The Beginner’s Guide to Torsion Springs

Torsion spring in a mouse trap

Springs have been around for centuries. In the 15 century, they were used to create door locks as well as mechanical clocks. Over the years, however, springs have evolved into a variety of different types, one of which is torsion. Torsion springs are able to store energy — just like all springs — but they feature a unique design that distinguishes them from other types of springs.

What Is a Torsion Spring?

A torsion spring is a type of spring that requires a twisting action to store mechanical energy. When exposed to a load, torsion springs will twist while subsequently storing mechanical energy from the load. They’ll also create torque in the opposite direction to that in which they were twisted.

Most mouse traps feature a torsion spring. The torsion spring in mouse straps is used to “set” them so that they snap down when exposed to a load. Known as a helical torsion spring, it consists of a coiled piece of metal and a rod. Pressing the rod down will twist the coiled piece of metal so that it’s able to store mechanical energy.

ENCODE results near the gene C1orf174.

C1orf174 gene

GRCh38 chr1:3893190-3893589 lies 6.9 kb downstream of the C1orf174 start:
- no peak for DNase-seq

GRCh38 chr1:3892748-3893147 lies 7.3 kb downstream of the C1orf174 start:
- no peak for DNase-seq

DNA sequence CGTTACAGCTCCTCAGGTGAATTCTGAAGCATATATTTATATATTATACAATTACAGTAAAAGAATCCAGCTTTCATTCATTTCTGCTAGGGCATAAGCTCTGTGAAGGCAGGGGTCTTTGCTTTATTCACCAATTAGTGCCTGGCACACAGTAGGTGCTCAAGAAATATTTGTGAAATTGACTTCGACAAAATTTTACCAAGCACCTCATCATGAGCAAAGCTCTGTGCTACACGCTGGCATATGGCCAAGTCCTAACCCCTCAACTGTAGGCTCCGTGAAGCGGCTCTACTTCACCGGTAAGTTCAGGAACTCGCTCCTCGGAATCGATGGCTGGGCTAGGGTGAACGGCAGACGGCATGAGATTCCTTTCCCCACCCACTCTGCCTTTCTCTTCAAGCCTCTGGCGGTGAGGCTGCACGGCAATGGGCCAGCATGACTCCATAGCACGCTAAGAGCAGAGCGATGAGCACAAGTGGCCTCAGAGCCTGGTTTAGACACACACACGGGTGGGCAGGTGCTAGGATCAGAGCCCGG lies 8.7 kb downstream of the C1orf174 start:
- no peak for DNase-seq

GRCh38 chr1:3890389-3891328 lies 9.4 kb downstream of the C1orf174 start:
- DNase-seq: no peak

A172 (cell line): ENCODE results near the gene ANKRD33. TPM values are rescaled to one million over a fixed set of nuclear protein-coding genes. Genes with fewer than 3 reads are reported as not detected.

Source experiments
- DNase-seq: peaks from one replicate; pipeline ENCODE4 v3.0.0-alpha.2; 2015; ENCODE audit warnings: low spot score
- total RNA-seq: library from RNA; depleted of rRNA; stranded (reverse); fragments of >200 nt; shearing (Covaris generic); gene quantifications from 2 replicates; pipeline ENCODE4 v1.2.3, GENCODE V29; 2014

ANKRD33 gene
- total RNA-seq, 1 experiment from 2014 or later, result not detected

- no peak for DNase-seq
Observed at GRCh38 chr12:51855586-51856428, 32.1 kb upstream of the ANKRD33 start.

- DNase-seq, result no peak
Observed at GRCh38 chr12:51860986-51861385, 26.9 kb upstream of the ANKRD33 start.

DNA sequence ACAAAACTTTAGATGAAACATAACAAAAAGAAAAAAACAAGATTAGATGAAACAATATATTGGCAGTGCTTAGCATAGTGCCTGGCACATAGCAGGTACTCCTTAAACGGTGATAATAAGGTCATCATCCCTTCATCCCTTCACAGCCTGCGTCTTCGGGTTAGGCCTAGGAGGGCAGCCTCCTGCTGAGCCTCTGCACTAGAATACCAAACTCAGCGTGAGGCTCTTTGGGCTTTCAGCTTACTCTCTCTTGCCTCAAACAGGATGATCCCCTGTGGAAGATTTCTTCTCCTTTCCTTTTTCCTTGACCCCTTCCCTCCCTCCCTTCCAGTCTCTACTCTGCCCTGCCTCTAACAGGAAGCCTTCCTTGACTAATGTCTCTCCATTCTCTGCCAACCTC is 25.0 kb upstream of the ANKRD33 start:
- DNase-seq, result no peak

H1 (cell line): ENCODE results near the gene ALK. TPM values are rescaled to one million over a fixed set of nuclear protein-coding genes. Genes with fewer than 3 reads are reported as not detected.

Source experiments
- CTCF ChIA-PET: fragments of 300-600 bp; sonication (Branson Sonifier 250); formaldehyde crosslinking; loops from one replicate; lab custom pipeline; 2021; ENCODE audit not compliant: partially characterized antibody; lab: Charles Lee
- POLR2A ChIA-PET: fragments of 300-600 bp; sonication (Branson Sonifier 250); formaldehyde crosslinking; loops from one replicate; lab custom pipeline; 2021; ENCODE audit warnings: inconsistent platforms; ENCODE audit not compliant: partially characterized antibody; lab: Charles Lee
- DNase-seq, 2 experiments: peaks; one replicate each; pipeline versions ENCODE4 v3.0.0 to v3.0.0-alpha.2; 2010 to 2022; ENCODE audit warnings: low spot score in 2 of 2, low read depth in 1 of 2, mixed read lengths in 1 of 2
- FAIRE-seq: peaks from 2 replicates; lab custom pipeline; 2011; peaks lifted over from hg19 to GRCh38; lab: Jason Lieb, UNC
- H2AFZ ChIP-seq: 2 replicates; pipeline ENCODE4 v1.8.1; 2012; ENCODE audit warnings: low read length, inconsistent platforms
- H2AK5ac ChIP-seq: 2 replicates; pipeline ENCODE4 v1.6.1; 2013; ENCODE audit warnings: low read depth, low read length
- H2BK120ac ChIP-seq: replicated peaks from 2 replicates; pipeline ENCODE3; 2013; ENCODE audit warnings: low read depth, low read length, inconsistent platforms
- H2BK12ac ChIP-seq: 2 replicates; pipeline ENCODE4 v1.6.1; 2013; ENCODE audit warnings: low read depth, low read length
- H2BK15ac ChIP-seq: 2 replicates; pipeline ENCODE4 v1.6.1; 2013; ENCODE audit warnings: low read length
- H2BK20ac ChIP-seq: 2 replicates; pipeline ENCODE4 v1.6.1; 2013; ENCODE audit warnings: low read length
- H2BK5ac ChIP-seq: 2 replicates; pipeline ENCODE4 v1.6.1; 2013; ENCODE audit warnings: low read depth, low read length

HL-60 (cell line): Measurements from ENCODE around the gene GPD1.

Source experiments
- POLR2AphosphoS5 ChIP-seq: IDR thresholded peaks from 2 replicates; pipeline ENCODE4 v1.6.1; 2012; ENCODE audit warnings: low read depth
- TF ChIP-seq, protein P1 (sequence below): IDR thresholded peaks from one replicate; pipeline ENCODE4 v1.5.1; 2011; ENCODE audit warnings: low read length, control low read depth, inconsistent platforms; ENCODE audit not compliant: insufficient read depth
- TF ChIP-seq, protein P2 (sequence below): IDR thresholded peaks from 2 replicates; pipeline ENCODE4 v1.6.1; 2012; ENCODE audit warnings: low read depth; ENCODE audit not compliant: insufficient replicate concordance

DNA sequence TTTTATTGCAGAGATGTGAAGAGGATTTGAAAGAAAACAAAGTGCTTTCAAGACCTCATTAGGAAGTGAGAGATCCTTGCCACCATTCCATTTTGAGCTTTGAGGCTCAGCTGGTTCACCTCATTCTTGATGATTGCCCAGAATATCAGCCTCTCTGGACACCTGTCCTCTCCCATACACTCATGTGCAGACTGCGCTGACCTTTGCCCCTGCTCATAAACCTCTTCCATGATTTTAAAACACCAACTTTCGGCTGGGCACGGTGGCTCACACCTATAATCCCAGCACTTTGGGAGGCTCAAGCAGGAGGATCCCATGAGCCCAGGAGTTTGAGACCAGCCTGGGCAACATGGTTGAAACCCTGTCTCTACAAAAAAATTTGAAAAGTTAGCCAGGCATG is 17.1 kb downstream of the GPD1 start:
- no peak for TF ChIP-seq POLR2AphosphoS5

In addition to mouse straps, other applications for torsion springs include clothespins, clocks, garage door openers, automotive trunk latches and sway bars.

Most torsion springs are made of stainless steel. Stainless steel is strong and durable. It’s also resistant to corrosion, thus prolonging the life of the torsion springs with which it’s used. You can find torsion springs made of other types of metals and alloys, but stainless steel is the most common. Stainless steel torsion springs are popular because of their strength, durability and longevity.

Torsion vs Extension Spring: What’s the Difference?

Torsion springs aren’t the same as extension springs. Extension springs are designed specifically to operate under a tension load. You can connect an extension spring between two parts. As the two parts attempt to pull away from each other, the extension spring will become longer.

Unlike extension springs, torsion springs don’t become longer when exposed to a load. They simply twist when exposed to a load. Torsion springs will twist along their axis when exposed to a load. After being twisted, they’ll store mechanical energy from the load.

Other Types of Springs

Torsion and extension are two of many common types of springs. Another common type of spring is compression. Compression springs are essentially the opposite of extension. Extension springs become longer when exposed to a load, whereas compression springs become shorter.

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